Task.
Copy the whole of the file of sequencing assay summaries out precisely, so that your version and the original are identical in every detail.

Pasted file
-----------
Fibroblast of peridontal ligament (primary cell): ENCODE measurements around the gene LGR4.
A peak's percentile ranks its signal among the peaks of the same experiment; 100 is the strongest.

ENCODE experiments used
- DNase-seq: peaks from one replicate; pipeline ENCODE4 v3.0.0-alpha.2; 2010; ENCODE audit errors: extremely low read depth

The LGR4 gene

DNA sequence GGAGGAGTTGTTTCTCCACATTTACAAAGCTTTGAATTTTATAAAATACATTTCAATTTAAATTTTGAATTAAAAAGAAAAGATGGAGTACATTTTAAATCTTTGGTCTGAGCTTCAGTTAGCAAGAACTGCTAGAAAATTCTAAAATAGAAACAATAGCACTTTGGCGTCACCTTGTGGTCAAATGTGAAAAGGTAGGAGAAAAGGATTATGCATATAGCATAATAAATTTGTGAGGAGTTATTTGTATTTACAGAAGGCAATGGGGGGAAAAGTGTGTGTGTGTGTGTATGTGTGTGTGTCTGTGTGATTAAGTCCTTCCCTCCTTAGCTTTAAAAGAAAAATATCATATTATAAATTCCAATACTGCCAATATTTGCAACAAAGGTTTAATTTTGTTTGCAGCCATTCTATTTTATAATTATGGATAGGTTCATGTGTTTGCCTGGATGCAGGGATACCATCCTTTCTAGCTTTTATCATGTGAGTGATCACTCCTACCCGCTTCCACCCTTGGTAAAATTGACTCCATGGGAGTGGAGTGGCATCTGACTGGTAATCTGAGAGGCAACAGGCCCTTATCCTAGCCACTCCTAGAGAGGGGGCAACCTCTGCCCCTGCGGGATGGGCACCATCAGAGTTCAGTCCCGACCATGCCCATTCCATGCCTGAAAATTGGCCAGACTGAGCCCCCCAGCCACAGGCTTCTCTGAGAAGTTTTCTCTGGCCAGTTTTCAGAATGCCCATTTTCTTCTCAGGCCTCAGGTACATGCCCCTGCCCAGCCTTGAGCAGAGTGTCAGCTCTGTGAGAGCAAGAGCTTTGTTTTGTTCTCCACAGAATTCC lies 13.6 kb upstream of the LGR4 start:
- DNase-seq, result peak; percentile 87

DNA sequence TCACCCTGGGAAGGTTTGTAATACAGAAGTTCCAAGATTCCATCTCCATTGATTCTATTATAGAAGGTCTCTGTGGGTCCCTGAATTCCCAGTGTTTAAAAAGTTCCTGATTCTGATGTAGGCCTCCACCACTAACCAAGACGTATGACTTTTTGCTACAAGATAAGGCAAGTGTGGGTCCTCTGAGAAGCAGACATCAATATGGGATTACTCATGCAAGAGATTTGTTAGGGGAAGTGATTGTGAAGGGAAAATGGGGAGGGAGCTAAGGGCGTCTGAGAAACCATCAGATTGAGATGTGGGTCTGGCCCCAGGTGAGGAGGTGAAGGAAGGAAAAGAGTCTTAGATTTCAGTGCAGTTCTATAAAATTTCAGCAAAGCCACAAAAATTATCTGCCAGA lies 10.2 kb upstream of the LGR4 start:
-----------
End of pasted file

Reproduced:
Fibroblast of peridontal ligament (primary cell): ENCODE measurements around the gene LGR4.
A peak's percentile ranks its signal among the peaks of the same experiment; 100 is the strongest.

ENCODE experiments used
- DNase-seq: peaks from one replicate; pipeline ENCODE4 v3.0.0-alpha.2; 2010; ENCODE audit errors: extremely low read depth

The LGR4 gene

DNA sequence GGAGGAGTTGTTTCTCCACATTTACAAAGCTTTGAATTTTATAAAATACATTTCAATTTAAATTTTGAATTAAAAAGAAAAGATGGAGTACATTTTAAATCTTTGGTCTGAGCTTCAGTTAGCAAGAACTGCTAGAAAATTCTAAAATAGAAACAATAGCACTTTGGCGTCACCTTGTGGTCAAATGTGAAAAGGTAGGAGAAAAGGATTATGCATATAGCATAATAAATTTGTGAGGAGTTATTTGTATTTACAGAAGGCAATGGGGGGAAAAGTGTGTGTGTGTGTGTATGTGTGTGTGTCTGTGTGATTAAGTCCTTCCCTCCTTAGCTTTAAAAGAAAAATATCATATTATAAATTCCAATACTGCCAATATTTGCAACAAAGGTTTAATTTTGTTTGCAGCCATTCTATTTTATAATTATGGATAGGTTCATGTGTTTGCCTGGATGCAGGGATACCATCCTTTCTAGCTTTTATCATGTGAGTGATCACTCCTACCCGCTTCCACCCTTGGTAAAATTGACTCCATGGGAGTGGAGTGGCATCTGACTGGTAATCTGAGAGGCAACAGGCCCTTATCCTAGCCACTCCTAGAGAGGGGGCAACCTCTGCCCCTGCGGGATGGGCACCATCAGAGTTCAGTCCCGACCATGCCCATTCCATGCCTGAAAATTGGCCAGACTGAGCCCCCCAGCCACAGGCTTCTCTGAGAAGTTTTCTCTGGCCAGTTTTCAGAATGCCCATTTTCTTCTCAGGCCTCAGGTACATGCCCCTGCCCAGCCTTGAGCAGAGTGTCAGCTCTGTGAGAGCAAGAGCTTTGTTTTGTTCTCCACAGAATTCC lies 13.6 kb upstream of the LGR4 start:
- DNase-seq, result peak; percentile 87

DNA sequence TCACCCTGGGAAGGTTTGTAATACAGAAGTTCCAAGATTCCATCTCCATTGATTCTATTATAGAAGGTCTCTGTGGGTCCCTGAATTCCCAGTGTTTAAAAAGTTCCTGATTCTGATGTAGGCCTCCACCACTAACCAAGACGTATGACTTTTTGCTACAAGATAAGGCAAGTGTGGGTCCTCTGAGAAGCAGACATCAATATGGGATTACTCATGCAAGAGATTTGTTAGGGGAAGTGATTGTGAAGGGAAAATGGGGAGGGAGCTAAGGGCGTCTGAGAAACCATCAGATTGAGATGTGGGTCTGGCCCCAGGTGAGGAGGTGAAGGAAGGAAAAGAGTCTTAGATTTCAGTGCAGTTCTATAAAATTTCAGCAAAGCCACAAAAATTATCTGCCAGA lies 10.2 kb upstream of the LGR4 start: